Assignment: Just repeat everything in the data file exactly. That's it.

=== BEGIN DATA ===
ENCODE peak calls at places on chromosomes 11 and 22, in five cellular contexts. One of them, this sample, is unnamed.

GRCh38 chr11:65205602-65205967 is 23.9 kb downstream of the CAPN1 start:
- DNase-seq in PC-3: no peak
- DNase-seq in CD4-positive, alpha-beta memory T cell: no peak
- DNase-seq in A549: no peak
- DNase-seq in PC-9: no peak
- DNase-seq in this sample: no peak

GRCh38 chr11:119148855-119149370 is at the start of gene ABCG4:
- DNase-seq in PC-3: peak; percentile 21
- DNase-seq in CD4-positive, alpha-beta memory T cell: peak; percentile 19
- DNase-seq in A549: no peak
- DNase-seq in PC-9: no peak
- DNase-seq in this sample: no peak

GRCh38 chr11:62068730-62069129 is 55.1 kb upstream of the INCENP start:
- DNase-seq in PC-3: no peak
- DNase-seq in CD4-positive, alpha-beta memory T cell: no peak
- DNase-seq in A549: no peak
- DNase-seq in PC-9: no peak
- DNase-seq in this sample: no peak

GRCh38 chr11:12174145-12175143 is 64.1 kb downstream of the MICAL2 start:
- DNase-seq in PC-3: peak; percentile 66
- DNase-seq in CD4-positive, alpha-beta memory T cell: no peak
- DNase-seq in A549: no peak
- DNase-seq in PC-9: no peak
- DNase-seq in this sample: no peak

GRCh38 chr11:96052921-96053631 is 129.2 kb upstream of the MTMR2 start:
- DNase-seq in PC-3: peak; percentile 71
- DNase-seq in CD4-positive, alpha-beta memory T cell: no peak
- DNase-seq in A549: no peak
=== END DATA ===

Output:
ENCODE peak calls at places on chromosomes 11 and 22, in five cellular contexts. One of them, this sample, is unnamed.

GRCh38 chr11:65205602-65205967 is 23.9 kb downstream of the CAPN1 start:
- DNase-seq in PC-3: no peak
- DNase-seq in CD4-positive, alpha-beta memory T cell: no peak
- DNase-seq in A549: no peak
- DNase-seq in PC-9: no peak
- DNase-seq in this sample: no peak

GRCh38 chr11:119148855-119149370 is at the start of gene ABCG4:
- DNase-seq in PC-3: peak; percentile 21
- DNase-seq in CD4-positive, alpha-beta memory T cell: peak; percentile 19
- DNase-seq in A549: no peak
- DNase-seq in PC-9: no peak
- DNase-seq in this sample: no peak

GRCh38 chr11:62068730-62069129 is 55.1 kb upstream of the INCENP start:
- DNase-seq in PC-3: no peak
- DNase-seq in CD4-positive, alpha-beta memory T cell: no peak
- DNase-seq in A549: no peak
- DNase-seq in PC-9: no peak
- DNase-seq in this sample: no peak

GRCh38 chr11:12174145-12175143 is 64.1 kb downstream of the MICAL2 start:
- DNase-seq in PC-3: peak; percentile 66
- DNase-seq in CD4-positive, alpha-beta memory T cell: no peak
- DNase-seq in A549: no peak
- DNase-seq in PC-9: no peak
- DNase-seq in this sample: no peak

GRCh38 chr11:96052921-96053631 is 129.2 kb upstream of the MTMR2 start:
- DNase-seq in PC-3: peak; percentile 71
- DNase-seq in CD4-positive, alpha-beta memory T cell: no peak
- DNase-seq in A549: no peak